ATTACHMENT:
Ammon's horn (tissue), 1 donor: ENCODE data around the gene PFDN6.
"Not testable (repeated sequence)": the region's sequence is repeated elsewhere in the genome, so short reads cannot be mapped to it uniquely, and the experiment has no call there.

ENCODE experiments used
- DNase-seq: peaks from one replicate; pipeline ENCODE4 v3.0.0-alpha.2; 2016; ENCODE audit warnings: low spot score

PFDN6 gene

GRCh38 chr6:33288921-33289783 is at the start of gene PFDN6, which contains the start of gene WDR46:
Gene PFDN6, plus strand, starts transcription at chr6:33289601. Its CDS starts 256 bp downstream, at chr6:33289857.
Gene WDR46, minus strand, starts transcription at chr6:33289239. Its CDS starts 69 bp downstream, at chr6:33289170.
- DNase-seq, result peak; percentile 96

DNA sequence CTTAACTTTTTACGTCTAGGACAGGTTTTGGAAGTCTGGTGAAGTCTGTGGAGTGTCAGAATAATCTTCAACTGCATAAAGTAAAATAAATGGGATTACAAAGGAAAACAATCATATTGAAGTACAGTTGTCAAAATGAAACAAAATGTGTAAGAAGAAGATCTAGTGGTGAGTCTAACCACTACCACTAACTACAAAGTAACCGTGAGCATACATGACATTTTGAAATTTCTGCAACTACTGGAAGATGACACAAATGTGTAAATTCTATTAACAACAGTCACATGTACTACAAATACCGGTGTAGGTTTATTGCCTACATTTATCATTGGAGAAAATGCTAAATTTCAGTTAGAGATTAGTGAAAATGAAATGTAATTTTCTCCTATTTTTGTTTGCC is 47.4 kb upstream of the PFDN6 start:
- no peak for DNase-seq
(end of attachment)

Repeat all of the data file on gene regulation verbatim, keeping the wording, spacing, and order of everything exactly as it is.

Ammon's horn (tissue), 1 donor: ENCODE data around the gene PFDN6.
"Not testable (repeated sequence)": the region's sequence is repeated elsewhere in the genome, so short reads cannot be mapped to it uniquely, and the experiment has no call there.

ENCODE experiments used
- DNase-seq: peaks from one replicate; pipeline ENCODE4 v3.0.0-alpha.2; 2016; ENCODE audit warnings: low spot score

PFDN6 gene

GRCh38 chr6:33288921-33289783 is at the start of gene PFDN6, which contains the start of gene WDR46:
Gene PFDN6, plus strand, starts transcription at chr6:33289601. Its CDS starts 256 bp downstream, at chr6:33289857.
Gene WDR46, minus strand, starts transcription at chr6:33289239. Its CDS starts 69 bp downstream, at chr6:33289170.
- DNase-seq, result peak; percentile 96

DNA sequence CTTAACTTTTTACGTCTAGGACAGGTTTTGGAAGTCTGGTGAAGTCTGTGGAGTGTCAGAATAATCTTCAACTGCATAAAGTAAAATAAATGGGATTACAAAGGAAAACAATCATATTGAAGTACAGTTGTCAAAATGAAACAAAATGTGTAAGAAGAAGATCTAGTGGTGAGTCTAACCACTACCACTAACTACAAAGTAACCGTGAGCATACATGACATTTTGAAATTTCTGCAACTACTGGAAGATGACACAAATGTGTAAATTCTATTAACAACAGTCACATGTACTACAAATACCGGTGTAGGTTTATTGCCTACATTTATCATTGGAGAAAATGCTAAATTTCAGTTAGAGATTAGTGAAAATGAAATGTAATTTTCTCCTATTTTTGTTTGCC is 47.4 kb upstream of the PFDN6 start:
- no peak for DNase-seq